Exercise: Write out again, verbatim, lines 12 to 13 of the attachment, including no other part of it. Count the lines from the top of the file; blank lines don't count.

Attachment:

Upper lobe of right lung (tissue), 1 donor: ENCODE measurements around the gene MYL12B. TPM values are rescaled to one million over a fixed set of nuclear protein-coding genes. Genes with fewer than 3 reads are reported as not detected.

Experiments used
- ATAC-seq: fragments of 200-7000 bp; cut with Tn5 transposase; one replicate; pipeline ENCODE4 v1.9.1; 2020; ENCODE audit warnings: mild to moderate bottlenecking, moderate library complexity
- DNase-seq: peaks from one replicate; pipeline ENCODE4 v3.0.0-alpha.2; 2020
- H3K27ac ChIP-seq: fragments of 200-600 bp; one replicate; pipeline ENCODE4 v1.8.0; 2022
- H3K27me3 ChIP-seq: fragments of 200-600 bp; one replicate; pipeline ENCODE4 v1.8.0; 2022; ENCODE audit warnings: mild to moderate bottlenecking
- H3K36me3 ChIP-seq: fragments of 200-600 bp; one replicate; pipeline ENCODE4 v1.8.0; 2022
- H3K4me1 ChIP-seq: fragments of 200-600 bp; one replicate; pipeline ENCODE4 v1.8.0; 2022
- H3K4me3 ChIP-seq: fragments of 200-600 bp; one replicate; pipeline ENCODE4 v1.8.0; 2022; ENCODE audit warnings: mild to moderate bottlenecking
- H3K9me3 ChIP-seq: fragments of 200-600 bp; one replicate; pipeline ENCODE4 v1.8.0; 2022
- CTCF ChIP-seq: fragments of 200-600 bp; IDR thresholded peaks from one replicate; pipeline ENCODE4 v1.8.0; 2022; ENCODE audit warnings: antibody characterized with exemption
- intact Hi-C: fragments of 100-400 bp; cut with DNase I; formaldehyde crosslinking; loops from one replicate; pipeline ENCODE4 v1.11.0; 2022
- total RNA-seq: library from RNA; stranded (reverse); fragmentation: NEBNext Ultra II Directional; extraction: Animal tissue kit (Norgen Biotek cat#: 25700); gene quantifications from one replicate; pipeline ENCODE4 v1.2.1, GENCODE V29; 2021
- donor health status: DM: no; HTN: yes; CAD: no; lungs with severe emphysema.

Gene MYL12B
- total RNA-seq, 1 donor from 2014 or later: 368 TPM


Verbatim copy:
- intact Hi-C: fragments of 100-400 bp; cut with DNase I; formaldehyde crosslinking; loops from one replicate; pipeline ENCODE4 v1.11.0; 2022
- total RNA-seq: library from RNA; stranded (reverse); fragmentation: NEBNext Ultra II Directional; extraction: Animal tissue kit (Norgen Biotek cat#: 25700); gene quantifications from one replicate; pipeline ENCODE4 v1.2.1, GENCODE V29; 2021